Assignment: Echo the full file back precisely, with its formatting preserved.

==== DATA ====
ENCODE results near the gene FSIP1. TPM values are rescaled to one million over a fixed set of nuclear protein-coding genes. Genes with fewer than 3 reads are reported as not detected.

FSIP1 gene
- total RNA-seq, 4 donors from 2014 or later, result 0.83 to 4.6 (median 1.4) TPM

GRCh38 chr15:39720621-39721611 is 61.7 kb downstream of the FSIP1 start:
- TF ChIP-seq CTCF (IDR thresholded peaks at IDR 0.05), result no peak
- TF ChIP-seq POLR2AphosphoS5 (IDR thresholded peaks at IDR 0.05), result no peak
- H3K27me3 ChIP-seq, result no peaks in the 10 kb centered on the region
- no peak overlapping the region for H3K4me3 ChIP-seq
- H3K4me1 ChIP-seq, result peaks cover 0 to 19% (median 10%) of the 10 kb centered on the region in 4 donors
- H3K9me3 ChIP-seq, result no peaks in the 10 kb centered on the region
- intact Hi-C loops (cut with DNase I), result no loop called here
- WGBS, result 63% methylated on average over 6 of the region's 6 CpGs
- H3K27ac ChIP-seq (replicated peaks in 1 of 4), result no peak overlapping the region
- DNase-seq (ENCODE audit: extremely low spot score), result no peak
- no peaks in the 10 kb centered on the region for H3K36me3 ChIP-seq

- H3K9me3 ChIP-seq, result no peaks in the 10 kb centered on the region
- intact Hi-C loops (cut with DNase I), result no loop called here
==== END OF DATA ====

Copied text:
ENCODE results near the gene FSIP1. TPM values are rescaled to one million over a fixed set of nuclear protein-coding genes. Genes with fewer than 3 reads are reported as not detected.

FSIP1 gene
- total RNA-seq, 4 donors from 2014 or later, result 0.83 to 4.6 (median 1.4) TPM

GRCh38 chr15:39720621-39721611 is 61.7 kb downstream of the FSIP1 start:
- TF ChIP-seq CTCF (IDR thresholded peaks at IDR 0.05), result no peak
- TF ChIP-seq POLR2AphosphoS5 (IDR thresholded peaks at IDR 0.05), result no peak
- H3K27me3 ChIP-seq, result no peaks in the 10 kb centered on the region
- no peak overlapping the region for H3K4me3 ChIP-seq
- H3K4me1 ChIP-seq, result peaks cover 0 to 19% (median 10%) of the 10 kb centered on the region in 4 donors
- H3K9me3 ChIP-seq, result no peaks in the 10 kb centered on the region
- intact Hi-C loops (cut with DNase I), result no loop called here
- WGBS, result 63% methylated on average over 6 of the region's 6 CpGs
- H3K27ac ChIP-seq (replicated peaks in 1 of 4), result no peak overlapping the region
- DNase-seq (ENCODE audit: extremely low spot score), result no peak
- no peaks in the 10 kb centered on the region for H3K36me3 ChIP-seq

- H3K9me3 ChIP-seq, result no peaks in the 10 kb centered on the region
- intact Hi-C loops (cut with DNase I), result no loop called here